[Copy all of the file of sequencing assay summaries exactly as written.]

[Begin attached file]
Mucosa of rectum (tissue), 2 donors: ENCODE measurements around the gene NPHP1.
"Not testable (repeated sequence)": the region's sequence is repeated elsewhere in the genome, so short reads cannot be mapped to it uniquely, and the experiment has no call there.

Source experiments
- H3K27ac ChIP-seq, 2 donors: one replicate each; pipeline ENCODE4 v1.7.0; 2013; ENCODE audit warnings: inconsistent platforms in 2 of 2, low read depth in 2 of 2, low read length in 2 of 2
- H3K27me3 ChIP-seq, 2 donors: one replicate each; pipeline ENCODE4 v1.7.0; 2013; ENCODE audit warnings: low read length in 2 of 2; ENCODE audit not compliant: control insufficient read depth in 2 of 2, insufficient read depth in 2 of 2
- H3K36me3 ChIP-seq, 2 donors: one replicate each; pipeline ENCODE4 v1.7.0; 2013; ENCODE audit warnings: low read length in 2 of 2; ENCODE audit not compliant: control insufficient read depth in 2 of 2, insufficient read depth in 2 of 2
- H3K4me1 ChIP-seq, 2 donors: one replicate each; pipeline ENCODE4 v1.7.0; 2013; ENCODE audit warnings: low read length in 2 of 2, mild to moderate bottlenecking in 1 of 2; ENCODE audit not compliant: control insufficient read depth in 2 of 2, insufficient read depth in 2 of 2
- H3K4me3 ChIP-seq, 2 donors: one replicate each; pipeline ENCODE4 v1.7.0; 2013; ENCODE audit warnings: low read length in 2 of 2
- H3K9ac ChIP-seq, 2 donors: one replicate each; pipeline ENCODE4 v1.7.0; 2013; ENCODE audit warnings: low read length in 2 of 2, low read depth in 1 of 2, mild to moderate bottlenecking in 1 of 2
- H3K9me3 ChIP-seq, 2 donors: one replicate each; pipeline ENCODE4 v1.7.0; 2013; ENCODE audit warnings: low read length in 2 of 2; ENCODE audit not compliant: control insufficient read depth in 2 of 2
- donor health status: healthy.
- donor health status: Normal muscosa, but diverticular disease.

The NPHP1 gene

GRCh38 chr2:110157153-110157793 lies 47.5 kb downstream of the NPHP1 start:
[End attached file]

Mucosa of rectum (tissue), 2 donors: ENCODE measurements around the gene NPHP1.
"Not testable (repeated sequence)": the region's sequence is repeated elsewhere in the genome, so short reads cannot be mapped to it uniquely, and the experiment has no call there.

Source experiments
- H3K27ac ChIP-seq, 2 donors: one replicate each; pipeline ENCODE4 v1.7.0; 2013; ENCODE audit warnings: inconsistent platforms in 2 of 2, low read depth in 2 of 2, low read length in 2 of 2
- H3K27me3 ChIP-seq, 2 donors: one replicate each; pipeline ENCODE4 v1.7.0; 2013; ENCODE audit warnings: low read length in 2 of 2; ENCODE audit not compliant: control insufficient read depth in 2 of 2, insufficient read depth in 2 of 2
- H3K36me3 ChIP-seq, 2 donors: one replicate each; pipeline ENCODE4 v1.7.0; 2013; ENCODE audit warnings: low read length in 2 of 2; ENCODE audit not compliant: control insufficient read depth in 2 of 2, insufficient read depth in 2 of 2
- H3K4me1 ChIP-seq, 2 donors: one replicate each; pipeline ENCODE4 v1.7.0; 2013; ENCODE audit warnings: low read length in 2 of 2, mild to moderate bottlenecking in 1 of 2; ENCODE audit not compliant: control insufficient read depth in 2 of 2, insufficient read depth in 2 of 2
- H3K4me3 ChIP-seq, 2 donors: one replicate each; pipeline ENCODE4 v1.7.0; 2013; ENCODE audit warnings: low read length in 2 of 2
- H3K9ac ChIP-seq, 2 donors: one replicate each; pipeline ENCODE4 v1.7.0; 2013; ENCODE audit warnings: low read length in 2 of 2, low read depth in 1 of 2, mild to moderate bottlenecking in 1 of 2
- H3K9me3 ChIP-seq, 2 donors: one replicate each; pipeline ENCODE4 v1.7.0; 2013; ENCODE audit warnings: low read length in 2 of 2; ENCODE audit not compliant: control insufficient read depth in 2 of 2
- donor health status: healthy.
- donor health status: Normal muscosa, but diverticular disease.

The NPHP1 gene

GRCh38 chr2:110157153-110157793 lies 47.5 kb downstream of the NPHP1 start: